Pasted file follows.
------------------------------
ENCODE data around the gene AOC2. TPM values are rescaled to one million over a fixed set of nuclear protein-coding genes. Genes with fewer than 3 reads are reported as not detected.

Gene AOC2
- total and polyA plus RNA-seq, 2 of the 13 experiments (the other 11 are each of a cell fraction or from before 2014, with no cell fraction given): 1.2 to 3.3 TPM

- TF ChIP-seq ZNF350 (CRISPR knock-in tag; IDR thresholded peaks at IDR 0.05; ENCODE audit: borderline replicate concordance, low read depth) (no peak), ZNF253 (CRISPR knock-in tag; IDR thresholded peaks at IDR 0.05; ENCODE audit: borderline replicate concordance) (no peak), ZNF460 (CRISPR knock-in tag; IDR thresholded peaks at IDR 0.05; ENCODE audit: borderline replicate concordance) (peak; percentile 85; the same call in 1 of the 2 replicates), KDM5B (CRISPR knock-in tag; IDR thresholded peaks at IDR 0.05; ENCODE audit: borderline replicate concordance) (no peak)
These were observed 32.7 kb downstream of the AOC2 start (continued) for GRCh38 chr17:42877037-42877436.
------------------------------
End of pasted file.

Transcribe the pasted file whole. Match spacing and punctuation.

ENCODE data around the gene AOC2. TPM values are rescaled to one million over a fixed set of nuclear protein-coding genes. Genes with fewer than 3 reads are reported as not detected.

Gene AOC2
- total and polyA plus RNA-seq, 2 of the 13 experiments (the other 11 are each of a cell fraction or from before 2014, with no cell fraction given): 1.2 to 3.3 TPM

- TF ChIP-seq ZNF350 (CRISPR knock-in tag; IDR thresholded peaks at IDR 0.05; ENCODE audit: borderline replicate concordance, low read depth) (no peak), ZNF253 (CRISPR knock-in tag; IDR thresholded peaks at IDR 0.05; ENCODE audit: borderline replicate concordance) (no peak), ZNF460 (CRISPR knock-in tag; IDR thresholded peaks at IDR 0.05; ENCODE audit: borderline replicate concordance) (peak; percentile 85; the same call in 1 of the 2 replicates), KDM5B (CRISPR knock-in tag; IDR thresholded peaks at IDR 0.05; ENCODE audit: borderline replicate concordance) (no peak)
These were observed 32.7 kb downstream of the AOC2 start (continued) for GRCh38 chr17:42877037-42877436.